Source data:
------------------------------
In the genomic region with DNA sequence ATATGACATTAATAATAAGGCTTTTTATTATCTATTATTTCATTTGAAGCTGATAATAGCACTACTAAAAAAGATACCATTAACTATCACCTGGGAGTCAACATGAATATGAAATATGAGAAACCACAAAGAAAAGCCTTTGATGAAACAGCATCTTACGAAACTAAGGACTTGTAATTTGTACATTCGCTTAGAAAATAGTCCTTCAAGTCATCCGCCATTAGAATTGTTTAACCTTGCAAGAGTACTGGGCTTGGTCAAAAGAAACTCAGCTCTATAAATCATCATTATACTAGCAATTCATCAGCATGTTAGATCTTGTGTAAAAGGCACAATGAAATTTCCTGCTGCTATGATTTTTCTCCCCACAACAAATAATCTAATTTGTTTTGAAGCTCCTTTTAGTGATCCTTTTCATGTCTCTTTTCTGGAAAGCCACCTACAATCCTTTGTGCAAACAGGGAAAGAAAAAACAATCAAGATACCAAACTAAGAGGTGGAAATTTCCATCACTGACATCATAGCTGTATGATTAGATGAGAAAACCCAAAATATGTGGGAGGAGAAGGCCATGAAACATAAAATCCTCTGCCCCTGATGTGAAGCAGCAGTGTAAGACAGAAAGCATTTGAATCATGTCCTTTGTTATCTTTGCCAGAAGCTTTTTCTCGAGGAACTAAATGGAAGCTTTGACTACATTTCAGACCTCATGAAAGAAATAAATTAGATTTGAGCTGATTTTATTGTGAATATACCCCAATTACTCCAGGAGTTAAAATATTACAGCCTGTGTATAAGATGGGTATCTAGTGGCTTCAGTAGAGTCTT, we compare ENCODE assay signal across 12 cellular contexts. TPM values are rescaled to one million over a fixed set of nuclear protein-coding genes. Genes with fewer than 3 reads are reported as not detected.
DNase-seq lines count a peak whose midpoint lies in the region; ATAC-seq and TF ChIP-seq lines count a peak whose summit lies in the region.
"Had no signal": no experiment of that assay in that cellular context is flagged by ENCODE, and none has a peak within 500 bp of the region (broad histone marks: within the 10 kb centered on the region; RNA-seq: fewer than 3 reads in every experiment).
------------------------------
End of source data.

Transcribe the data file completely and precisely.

In the genomic region with DNA sequence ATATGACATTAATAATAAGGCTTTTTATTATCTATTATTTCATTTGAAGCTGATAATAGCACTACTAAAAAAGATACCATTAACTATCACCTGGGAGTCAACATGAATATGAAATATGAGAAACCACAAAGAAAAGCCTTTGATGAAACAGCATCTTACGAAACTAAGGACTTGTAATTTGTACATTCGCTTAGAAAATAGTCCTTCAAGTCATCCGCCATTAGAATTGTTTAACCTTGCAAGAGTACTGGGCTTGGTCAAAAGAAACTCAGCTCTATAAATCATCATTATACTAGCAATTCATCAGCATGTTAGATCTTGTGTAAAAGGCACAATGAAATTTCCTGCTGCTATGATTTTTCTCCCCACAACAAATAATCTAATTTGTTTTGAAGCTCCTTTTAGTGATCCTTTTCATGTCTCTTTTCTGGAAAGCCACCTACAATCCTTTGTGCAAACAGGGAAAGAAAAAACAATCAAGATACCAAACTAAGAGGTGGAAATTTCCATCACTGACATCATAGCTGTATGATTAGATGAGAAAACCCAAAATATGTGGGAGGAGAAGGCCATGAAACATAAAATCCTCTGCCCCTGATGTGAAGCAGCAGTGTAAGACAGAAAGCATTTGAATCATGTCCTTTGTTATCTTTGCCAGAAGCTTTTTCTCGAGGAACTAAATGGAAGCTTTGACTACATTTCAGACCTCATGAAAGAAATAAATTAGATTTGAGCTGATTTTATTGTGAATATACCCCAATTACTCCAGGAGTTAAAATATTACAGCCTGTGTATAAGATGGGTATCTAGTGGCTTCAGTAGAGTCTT, we compare ENCODE assay signal across 12 cellular contexts. TPM values are rescaled to one million over a fixed set of nuclear protein-coding genes. Genes with fewer than 3 reads are reported as not detected.
DNase-seq lines count a peak whose midpoint lies in the region; ATAC-seq and TF ChIP-seq lines count a peak whose summit lies in the region.
"Had no signal": no experiment of that assay in that cellular context is flagged by ENCODE, and none has a peak within 500 bp of the region (broad histone marks: within the 10 kb centered on the region; RNA-seq: fewer than 3 reads in every experiment).